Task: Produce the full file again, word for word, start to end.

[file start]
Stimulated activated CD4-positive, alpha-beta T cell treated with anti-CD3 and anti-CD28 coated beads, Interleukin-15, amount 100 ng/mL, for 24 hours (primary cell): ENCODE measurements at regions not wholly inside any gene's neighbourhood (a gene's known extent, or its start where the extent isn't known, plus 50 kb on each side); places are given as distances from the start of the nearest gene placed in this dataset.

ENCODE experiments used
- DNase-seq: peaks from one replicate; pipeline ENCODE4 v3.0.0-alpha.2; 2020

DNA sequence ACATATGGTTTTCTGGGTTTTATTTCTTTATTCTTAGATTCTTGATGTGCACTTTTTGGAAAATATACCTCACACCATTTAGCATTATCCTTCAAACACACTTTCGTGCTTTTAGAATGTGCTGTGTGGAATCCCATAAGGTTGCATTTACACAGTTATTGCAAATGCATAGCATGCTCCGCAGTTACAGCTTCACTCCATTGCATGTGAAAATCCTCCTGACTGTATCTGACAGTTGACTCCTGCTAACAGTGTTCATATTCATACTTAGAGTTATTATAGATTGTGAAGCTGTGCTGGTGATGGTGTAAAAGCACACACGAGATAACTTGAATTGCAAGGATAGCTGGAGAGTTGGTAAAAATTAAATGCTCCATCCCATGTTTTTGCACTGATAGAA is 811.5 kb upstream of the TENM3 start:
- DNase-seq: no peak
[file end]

Stimulated activated CD4-positive, alpha-beta T cell treated with anti-CD3 and anti-CD28 coated beads, Interleukin-15, amount 100 ng/mL, for 24 hours (primary cell): ENCODE measurements at regions not wholly inside any gene's neighbourhood (a gene's known extent, or its start where the extent isn't known, plus 50 kb on each side); places are given as distances from the start of the nearest gene placed in this dataset.

ENCODE experiments used
- DNase-seq: peaks from one replicate; pipeline ENCODE4 v3.0.0-alpha.2; 2020

DNA sequence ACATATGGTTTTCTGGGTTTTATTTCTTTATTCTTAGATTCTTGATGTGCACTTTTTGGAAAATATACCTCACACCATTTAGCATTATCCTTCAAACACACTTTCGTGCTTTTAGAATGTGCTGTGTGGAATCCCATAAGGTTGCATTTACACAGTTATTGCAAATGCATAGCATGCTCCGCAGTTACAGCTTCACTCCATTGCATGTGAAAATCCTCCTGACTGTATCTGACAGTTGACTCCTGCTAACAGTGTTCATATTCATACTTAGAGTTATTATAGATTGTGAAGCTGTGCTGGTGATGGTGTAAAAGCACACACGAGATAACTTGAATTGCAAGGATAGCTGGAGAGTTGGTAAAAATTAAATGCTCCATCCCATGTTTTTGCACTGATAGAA is 811.5 kb upstream of the TENM3 start:
- DNase-seq: no peak